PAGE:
Canada’s finance ministers ended a two-day meeting in Ottawa at the beginning of this week with the focus obviously being the steep decline in the price of oil and the ripple effects it can create in the national economy.
The fact that both the Alberta’s provincial government and the federal government have been in a panic over this development is so evident that it doesn’t even need special reporting. Just on Monday, Mr. Prentice’s government announced it had appointed a special commission to study the repercussions of the slump in oil prices so that the preparations for the 2015 fiscal budget could be realistically conducted.
Coming just months before next year’s general election, Prime Minister Stephen Harper has been desperately trying to preempt any negative fallout from the loss of revenues from royalties, including such measures as targeting price gouging (which is described by “fake help to consumers” by experts).
The picture is indeed bleak when one factors in the dependency that the whole country has developed on oil economy over the last decade. The (false) assumption that oil revenues would continue to fuel economic growth has also led to complacency on the part of the consumers to such a level that, according to Statistics Canada, the average household debt reached 162 per cent of the annual household income in the third quarter of this year.
But the decline in the oil prices may turn out to be just the smallest of our worries in view of what’s been taking place in the global arena of financial markets.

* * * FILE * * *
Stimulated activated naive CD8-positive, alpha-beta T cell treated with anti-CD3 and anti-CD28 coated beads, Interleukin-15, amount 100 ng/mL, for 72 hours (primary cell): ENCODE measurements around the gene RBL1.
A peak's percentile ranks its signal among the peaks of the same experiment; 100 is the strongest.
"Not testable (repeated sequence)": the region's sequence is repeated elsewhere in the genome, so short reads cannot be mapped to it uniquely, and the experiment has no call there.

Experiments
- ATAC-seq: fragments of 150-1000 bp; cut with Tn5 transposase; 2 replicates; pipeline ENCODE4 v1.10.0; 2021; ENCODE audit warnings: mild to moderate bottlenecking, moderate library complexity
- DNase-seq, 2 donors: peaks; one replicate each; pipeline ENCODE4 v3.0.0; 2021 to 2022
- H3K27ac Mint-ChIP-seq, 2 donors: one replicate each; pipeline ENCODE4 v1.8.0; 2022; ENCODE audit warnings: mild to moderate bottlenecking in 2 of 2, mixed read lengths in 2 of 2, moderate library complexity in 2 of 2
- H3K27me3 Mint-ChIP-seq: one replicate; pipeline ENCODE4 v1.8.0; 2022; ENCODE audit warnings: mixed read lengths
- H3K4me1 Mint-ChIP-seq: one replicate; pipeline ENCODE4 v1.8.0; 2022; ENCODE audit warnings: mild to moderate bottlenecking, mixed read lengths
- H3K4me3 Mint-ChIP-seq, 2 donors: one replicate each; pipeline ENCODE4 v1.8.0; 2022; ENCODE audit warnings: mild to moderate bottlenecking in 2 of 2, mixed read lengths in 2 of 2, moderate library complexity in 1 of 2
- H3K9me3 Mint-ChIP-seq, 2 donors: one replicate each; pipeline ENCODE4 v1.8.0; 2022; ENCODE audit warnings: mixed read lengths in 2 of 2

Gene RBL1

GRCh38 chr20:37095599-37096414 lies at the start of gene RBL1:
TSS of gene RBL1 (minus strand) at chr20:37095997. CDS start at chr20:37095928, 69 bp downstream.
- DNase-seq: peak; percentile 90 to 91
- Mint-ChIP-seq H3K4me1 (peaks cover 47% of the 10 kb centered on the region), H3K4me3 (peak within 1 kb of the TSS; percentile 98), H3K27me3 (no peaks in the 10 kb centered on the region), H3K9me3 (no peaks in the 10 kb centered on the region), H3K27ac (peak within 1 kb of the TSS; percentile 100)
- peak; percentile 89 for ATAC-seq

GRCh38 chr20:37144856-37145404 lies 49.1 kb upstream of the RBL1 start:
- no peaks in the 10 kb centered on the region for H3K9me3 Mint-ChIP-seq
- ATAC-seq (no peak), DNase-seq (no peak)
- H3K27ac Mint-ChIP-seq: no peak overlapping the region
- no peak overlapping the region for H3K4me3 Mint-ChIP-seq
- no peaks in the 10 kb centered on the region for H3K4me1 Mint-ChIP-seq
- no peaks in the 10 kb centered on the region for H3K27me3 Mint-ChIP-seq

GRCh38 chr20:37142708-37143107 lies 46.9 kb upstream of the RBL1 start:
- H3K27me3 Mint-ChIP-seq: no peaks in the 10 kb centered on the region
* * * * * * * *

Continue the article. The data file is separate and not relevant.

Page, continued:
It was reported last week the US House of Representatives voted to pass a $1.1 trillion spending bill to stop the government machinery from shutting down and then the Senate supported the legislation. This is not news as it is just another chapter of the saga that has been going on for years.
But what constitutes the real news has gone largely unreported: The US Congress, as part of the same legislation, has practically repealed the restrictions imposed after the financial crisis in 2008 on the big investment banks and financial institutions with regard to their risky investments. That is, official Washington has now allowed the resumption of the practices involving subprime derivatives, instruments creating fictitious value, which led to the financial meltdown a little over six years ago. Now here is the beauty (?) of it: The legislation was drafted by the Citigroup, one of the banking institutions, which made billions out of those instruments before the crisis.
One may think that it is a US problem, but that would be an inexcusably ignorant approach to the whole matter. Just as it did in 2008, a US banking crisis can, and will, create another major disaster sometime in the foreseeable future, one that will make the most recent crisis look like a storm in a tea cup.
The indicators are really alarming: The global setup, from the tiniest emerging economy to the giants of the industrialized West, has been unimaginably leveraged, we are floating in a massive bubble, which is growing every passing day. Indebtedness has increased exponentially: When Barack Obama became the US President after the financial crisis, US government debt was $10 trillion, this month it has reached $18 trillion. Balance sheets of all major central banks have been inflated thanks to massive quantitative easing, that is money printing, which is going on and likely to accelerate.
Now, in this environment of instability, despite all the pinkish assessments by financial advisers and experts, the collapse of oil prices is likely to be only a prelude to the requiem for the death of the world order as we now know it. How the new one will shape up is anybody’s guess.